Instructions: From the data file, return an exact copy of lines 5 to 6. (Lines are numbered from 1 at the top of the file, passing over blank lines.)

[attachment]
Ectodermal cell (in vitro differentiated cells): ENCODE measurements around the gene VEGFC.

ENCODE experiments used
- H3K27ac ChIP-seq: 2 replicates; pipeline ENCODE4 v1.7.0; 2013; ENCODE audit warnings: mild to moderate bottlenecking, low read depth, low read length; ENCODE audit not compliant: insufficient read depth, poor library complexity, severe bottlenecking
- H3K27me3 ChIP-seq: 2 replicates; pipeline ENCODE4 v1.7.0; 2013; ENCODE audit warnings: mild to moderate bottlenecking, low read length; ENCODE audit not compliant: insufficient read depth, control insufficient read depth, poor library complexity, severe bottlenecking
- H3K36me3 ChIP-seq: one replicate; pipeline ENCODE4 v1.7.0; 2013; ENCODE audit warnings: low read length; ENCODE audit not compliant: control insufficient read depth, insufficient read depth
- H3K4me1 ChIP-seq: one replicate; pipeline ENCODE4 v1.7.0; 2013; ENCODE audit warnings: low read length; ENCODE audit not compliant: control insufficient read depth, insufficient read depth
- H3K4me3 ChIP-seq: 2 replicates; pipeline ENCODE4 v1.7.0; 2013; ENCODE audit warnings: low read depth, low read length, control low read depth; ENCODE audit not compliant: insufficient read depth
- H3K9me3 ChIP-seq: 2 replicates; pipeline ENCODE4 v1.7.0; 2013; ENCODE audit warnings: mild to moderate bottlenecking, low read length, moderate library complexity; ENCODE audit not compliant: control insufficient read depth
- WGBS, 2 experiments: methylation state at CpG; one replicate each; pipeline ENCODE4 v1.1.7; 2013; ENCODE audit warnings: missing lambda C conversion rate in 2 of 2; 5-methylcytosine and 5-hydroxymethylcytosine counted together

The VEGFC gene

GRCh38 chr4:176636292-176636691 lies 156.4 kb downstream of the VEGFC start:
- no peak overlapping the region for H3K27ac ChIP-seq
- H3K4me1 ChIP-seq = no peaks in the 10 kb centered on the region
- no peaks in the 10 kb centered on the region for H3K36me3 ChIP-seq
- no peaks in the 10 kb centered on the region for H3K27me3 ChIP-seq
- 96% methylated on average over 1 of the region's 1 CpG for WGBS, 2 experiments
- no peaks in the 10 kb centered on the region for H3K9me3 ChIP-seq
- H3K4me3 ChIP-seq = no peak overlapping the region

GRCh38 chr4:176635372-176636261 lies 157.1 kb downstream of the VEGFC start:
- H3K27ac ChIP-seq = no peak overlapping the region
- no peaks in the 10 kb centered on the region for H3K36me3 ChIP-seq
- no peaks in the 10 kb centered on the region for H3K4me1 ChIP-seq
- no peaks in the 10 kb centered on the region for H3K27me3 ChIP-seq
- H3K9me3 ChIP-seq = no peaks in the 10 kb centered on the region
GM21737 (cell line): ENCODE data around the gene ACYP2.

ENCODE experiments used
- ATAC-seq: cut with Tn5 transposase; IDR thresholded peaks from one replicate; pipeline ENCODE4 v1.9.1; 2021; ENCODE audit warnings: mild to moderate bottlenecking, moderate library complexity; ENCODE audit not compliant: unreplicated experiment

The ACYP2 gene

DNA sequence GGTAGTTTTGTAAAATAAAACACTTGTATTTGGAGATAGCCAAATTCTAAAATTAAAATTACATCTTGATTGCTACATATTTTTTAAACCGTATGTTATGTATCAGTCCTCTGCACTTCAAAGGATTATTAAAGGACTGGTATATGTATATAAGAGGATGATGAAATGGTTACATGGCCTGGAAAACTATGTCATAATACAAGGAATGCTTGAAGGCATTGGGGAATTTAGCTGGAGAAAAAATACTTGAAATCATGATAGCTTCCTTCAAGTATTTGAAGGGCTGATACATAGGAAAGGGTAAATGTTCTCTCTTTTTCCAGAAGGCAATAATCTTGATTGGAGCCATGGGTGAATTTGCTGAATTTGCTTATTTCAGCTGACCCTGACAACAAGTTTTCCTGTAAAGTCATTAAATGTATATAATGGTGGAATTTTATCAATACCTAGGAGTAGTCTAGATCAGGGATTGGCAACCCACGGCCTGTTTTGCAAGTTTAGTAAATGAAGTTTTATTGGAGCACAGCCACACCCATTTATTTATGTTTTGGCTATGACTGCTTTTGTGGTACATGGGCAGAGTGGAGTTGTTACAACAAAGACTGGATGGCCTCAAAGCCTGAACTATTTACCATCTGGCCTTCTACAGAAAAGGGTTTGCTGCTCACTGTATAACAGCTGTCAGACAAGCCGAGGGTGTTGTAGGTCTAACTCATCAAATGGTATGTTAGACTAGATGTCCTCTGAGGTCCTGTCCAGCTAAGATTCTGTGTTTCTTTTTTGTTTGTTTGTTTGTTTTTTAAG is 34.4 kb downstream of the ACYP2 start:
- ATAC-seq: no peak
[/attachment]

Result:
- H3K36me3 ChIP-seq: one replicate; pipeline ENCODE4 v1.7.0; 2013; ENCODE audit warnings: low read length; ENCODE audit not compliant: control insufficient read depth, insufficient read depth
- H3K4me1 ChIP-seq: one replicate; pipeline ENCODE4 v1.7.0; 2013; ENCODE audit warnings: low read length; ENCODE audit not compliant: control insufficient read depth, insufficient read depth